November Editorial      


Titan - Britain's largest cave

      How can something almost twice the size of St Paul's cathedral be lost for almost a century? Because it's underground. In fact Titan had hit the headlines for what is not there. It's an underground hole about 140 metres from floor to ceiling. This makes Titan almost 60m taller than Gaping Gyhll in Yorkshire Dales, which was the previous record holder.

      Titan is near Castleton which lies at the northern rim of the Peak District limestone area and is the home to four of Derbyshire caves: the Peak Cavern, Speedwell Cavern, Treak Cliff Cavern and Blue John Cavern (the latter is the place from where Blue John stone comes from - a colourful felspar used to make goblets and other decorative stone artifacts. Apart from Blue john another 13 varieties of Felspar are to be found in this cave.) Treak cliff, on the other hand has numberous stalagtites and interesting mineral deposits.) The Peak-Speedwell System is Derbyshire's longest cave. It stretches from the the main entrance of Peak Cavern (The Vestibule) to the Far Sump - a distance of over 17 km. (A sump is a place where water completely fills the cave passage.) The Peak-Speedwell System also has the UK's biggest natural shaft and the second deepest sump. A subterranean river called River Styx (naturally) flows through Peak Cavern making some of the passages very difficult, as in the case of Far Sump. At the end of Far Sump is an extension leading to Titan.


      Although Titan was discovered on the 1st of January 1999, it was known since 1981 that there was something beyond the Far Sump extension. After 1981 various divers investigated the site but it soon become apparent that digging to Titan from the Far Sump was not going to be possible. What was needed was an opening from the dry land, if one could be found. The breakthrough came - and from a university library instead of geological exploration. Dave Nixon, a local potholer and a leading underground explorer, found an article written in 1793 by James Plumtree, a Cambridge student, who had been exploring old mines in the area. He described a network of caves stretching beyond the well-known Peak-Speedwell system.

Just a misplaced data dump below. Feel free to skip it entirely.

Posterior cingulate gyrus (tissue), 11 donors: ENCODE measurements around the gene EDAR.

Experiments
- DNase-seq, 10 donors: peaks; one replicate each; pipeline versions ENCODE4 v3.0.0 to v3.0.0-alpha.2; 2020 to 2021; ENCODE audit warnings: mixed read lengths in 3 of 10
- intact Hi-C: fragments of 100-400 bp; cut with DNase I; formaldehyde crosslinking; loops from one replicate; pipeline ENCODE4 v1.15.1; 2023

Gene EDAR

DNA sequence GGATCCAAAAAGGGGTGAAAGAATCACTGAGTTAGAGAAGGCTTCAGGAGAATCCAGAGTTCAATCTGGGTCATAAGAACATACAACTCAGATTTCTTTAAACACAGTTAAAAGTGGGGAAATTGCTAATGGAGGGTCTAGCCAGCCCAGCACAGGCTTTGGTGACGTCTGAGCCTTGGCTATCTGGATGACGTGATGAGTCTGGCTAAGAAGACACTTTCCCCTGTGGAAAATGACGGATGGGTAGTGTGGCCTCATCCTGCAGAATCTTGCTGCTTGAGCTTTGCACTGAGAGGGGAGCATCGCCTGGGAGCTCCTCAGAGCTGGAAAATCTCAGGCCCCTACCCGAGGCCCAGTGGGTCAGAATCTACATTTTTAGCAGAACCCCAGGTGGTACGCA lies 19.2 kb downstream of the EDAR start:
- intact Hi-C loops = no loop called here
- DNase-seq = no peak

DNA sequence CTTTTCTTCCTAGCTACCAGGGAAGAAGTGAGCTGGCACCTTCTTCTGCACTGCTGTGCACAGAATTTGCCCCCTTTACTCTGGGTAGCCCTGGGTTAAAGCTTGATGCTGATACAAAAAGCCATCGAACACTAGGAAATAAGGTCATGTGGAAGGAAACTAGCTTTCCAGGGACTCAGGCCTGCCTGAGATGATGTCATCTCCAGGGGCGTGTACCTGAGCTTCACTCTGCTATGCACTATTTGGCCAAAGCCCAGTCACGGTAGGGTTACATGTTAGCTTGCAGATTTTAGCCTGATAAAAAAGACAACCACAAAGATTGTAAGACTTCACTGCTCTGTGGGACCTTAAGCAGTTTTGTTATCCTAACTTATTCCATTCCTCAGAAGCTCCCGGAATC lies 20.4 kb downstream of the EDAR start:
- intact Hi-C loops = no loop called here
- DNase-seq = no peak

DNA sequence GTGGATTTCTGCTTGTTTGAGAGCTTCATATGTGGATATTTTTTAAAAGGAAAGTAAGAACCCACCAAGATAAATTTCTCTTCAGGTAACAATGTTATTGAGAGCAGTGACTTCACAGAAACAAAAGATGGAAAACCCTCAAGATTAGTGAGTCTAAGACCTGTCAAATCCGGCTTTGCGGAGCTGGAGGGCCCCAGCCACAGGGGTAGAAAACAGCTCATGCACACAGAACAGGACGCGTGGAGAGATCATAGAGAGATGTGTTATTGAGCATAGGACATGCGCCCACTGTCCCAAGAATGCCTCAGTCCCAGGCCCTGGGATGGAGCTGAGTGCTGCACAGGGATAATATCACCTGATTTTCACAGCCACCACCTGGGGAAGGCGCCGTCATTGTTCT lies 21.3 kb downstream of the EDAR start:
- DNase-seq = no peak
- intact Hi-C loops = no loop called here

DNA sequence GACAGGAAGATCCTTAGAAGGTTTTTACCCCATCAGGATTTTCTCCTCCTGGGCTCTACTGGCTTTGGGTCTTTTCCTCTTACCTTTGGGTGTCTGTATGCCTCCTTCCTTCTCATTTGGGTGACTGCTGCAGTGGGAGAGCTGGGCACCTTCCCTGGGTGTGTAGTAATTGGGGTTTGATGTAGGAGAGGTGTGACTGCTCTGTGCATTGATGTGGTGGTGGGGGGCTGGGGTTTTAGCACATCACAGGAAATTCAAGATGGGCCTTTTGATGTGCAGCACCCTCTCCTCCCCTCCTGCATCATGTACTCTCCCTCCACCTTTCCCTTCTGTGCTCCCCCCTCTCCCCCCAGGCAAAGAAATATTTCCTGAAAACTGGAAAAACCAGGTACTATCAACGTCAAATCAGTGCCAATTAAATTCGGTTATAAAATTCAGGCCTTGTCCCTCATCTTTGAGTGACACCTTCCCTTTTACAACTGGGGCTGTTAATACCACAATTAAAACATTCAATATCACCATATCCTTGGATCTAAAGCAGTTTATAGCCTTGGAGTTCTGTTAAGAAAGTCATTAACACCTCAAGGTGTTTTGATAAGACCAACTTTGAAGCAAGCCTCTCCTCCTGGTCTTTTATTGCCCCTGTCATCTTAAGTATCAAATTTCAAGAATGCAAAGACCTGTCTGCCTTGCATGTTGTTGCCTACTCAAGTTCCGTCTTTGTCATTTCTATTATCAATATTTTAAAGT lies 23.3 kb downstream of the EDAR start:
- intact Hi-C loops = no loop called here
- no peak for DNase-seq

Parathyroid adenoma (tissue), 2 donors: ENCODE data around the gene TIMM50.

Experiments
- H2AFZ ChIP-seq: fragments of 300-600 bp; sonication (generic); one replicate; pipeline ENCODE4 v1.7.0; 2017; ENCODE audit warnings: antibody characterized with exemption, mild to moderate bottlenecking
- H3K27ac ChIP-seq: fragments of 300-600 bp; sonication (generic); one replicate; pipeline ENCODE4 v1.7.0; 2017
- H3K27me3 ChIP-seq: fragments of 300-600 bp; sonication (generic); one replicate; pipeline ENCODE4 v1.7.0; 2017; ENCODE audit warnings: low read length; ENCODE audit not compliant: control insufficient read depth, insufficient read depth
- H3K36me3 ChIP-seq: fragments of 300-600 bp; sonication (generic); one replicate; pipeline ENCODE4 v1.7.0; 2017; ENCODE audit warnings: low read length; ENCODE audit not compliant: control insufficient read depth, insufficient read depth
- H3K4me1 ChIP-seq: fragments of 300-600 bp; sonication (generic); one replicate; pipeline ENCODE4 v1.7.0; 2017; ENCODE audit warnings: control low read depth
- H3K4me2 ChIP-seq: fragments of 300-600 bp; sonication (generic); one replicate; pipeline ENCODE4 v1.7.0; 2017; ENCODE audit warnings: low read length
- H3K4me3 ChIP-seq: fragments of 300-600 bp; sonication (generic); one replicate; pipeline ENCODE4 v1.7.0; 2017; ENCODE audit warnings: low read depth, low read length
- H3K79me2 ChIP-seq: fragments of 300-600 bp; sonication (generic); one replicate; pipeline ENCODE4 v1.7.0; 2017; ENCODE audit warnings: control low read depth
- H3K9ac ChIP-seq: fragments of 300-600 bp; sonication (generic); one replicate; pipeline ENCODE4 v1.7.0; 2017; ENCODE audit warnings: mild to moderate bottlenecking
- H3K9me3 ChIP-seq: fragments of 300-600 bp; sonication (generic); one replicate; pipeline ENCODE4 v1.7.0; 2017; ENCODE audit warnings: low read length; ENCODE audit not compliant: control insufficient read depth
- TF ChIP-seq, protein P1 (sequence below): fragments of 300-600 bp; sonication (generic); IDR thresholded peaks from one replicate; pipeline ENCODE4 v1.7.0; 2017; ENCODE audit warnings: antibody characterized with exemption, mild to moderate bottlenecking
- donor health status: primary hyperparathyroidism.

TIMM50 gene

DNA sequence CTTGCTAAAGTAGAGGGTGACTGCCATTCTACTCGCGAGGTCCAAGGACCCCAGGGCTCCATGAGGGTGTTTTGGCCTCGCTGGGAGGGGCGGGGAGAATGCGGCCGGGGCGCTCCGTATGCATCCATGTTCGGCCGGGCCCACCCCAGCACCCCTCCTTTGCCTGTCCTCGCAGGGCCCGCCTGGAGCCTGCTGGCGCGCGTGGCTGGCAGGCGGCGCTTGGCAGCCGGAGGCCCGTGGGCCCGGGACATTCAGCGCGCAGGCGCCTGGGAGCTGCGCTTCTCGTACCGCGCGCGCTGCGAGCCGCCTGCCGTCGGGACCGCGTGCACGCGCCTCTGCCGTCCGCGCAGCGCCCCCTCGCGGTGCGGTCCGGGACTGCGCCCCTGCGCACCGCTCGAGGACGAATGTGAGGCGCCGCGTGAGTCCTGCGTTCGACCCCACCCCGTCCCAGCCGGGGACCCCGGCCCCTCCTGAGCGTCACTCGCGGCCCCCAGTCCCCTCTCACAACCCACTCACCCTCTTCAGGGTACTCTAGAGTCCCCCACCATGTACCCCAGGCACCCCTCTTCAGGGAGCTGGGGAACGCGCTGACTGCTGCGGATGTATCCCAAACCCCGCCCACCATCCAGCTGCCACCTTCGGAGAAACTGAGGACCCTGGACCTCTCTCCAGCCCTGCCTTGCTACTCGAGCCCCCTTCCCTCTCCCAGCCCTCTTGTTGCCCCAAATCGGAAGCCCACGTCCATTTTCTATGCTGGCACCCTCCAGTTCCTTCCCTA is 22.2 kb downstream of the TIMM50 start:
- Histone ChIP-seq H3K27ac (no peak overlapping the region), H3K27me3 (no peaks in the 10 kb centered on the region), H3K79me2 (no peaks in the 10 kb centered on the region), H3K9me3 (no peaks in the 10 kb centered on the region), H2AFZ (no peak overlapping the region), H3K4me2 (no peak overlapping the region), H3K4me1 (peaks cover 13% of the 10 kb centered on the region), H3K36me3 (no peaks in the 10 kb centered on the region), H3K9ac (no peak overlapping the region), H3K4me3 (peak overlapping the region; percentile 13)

It became apparent that the original entranceto the cave system which was described in the journal must have been blocked by a rockfall. Nixon and his group took another three years to dig through and discover the long cave system which lead the group to Titan. The original underground journey was a challenging 5 hour obstacle course. But now Nixon and his team have completed a man-made shaft which allows explorers to abseil down into the cave. The top entrance is in a very unlikely place, perched almost on top of Hurdlow, one of the highest hills above Castleton. Prior to work on the dig only a tiny shakehole hinted at the existence of a cave below.

      Titan is still an active digging site and for reasons of safety, there is no general access. However, recently A BBC team led by Inside Out presenter Morland Sanders and producer Mike Jackson abseiled into Titan with specialist cameraman Rob Franklin. As Morland Sanders commented: "It was in many ways a terrifying experience but the size of the cave is truly awesome." The cave was carved out over millions of years by water eroding the local limestone, and contains a massive waterfall which plunges deep below ground level.

      There is a good description of the original underground route leading to Titan in the "Caves of Castleton" article. And you can also see a short film from the descent into the Titan of the BBC team here

      Mr Nixon and his team are still exploring hoping that their next discovery is just round the corner.


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